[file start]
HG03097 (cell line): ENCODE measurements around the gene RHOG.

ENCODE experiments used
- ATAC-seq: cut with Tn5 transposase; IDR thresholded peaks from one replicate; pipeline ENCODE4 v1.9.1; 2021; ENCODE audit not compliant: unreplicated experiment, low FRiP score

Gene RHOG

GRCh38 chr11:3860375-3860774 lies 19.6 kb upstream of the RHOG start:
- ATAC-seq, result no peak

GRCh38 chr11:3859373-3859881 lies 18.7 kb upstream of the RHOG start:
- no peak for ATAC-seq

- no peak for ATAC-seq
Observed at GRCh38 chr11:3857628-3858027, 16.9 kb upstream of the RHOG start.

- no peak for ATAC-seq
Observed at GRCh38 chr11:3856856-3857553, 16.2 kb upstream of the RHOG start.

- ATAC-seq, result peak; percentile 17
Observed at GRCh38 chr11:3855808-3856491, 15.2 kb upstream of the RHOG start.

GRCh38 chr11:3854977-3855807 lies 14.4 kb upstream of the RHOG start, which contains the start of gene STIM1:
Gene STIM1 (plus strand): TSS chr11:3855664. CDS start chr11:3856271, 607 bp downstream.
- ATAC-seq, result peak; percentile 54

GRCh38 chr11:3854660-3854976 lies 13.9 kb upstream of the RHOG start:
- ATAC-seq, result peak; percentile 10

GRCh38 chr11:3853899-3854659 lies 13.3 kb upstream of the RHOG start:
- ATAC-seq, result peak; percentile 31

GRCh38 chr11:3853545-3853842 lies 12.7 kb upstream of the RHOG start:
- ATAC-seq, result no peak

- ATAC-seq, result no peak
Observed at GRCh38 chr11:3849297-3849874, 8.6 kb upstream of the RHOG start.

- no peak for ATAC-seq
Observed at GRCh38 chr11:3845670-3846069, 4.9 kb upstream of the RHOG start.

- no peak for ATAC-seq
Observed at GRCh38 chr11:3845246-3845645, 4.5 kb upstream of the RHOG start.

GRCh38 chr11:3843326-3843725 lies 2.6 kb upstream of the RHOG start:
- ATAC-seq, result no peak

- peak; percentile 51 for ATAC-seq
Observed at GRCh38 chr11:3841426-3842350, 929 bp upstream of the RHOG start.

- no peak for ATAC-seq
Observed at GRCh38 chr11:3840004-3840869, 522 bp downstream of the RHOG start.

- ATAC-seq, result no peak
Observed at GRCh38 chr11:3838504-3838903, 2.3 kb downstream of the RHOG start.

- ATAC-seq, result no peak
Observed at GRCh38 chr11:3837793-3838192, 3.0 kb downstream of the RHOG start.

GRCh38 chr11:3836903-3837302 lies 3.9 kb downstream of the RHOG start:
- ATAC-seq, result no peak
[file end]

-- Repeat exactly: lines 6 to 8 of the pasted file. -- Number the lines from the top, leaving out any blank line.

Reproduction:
- ATAC-seq, result no peak

GRCh38 chr11:3859373-3859881 lies 18.7 kb upstream of the RHOG start:
- no peak for ATAC-seq